The jury consisting of Maja Pan, Teona Strugar Mitevska and Boris Petkovič selected a winner from the five films competing for the Best Human Rights Documentary Award. All competition films are exceptionally strong in terms of addressing human rights, historicizing, raising awareness and bearing testament. Each of them constitutes an important voice that highlights both the violation of and struggle for human rights.

    The 25th Documentary Film Festival Amnesty International Slovenia Best Human Rights Documentary Award goes to Be My Voice by Nahid Persson, a film dedicated to a prominent Iranian activist and journalist, Masih Alinejad. 

    Jury motivation
    "With the combination of activism and documentarism, Nahid Persson creates a vast spectrum ranging from a precious, intimate portrait of Masih Alinejad, to an insight into the broadest public dimensions of her, in all respects influential, personal-political engagement. By going beyond the individuality of the portrait of an incredible activist, the documentary Be My Voice paints a portrait of the entire Iranian society.

    It gives us an effective, emotionally clear-cut account of the Iranian dictatorship, in which women's human rights are one of the basic mechanisms abused to maintain the dictatorship. It is precisely because of its political and emotional charge, that the film Be My Voice evokes inspiration, understanding and solidarity with women around the world, as well as with today's fearless human rights defenders."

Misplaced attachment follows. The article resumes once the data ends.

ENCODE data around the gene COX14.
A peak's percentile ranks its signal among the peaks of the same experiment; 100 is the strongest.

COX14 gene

Special Jury Mention goes to Innocence by Guy Davidi. 

    Jury motivation
    "Innocence is a masterful documentary product of ten years of research work and a strong aesthetic of the author, which manifests itself in the power of personal political expression, aimed at resistance against the militarization of children in Israel. In this way, director Guy Davidi clearly shows the nationalistic role of the state acting against society and family communities, which thus become increasingly powerless in opposing apartheid and the security dictatorship imposed on them by the state.

    Innocence highlights the very tragic point at which the militaristic ideology, otherwise directed against the "Arab world", turns against itself and first breaks, followed by taking the lives of those in whose name, paradoxically, it justified its beliefs. With the ideology of militarism, the state violently breaks those feelings of children and young people, which seem to be the most precious; these are precisely those light, infallible, actually primal and innocent feelings for good, justice and peace."